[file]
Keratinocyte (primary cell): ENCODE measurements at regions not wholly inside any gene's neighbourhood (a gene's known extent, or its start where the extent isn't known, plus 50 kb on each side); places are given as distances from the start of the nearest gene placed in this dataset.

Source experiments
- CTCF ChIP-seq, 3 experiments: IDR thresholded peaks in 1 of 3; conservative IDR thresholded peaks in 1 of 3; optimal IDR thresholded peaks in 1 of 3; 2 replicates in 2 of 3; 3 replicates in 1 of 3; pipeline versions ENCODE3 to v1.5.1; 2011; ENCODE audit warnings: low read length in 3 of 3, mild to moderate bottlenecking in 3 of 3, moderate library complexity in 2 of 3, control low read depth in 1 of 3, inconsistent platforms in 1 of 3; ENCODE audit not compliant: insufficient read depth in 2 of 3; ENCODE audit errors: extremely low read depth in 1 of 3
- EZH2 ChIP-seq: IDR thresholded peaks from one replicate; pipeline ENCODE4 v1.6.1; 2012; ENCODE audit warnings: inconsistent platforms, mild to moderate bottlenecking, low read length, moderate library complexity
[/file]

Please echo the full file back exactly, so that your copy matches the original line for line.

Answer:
Keratinocyte (primary cell): ENCODE measurements at regions not wholly inside any gene's neighbourhood (a gene's known extent, or its start where the extent isn't known, plus 50 kb on each side); places are given as distances from the start of the nearest gene placed in this dataset.

Source experiments
- CTCF ChIP-seq, 3 experiments: IDR thresholded peaks in 1 of 3; conservative IDR thresholded peaks in 1 of 3; optimal IDR thresholded peaks in 1 of 3; 2 replicates in 2 of 3; 3 replicates in 1 of 3; pipeline versions ENCODE3 to v1.5.1; 2011; ENCODE audit warnings: low read length in 3 of 3, mild to moderate bottlenecking in 3 of 3, moderate library complexity in 2 of 3, control low read depth in 1 of 3, inconsistent platforms in 1 of 3; ENCODE audit not compliant: insufficient read depth in 2 of 3; ENCODE audit errors: extremely low read depth in 1 of 3
- EZH2 ChIP-seq: IDR thresholded peaks from one replicate; pipeline ENCODE4 v1.6.1; 2012; ENCODE audit warnings: inconsistent platforms, mild to moderate bottlenecking, low read length, moderate library complexity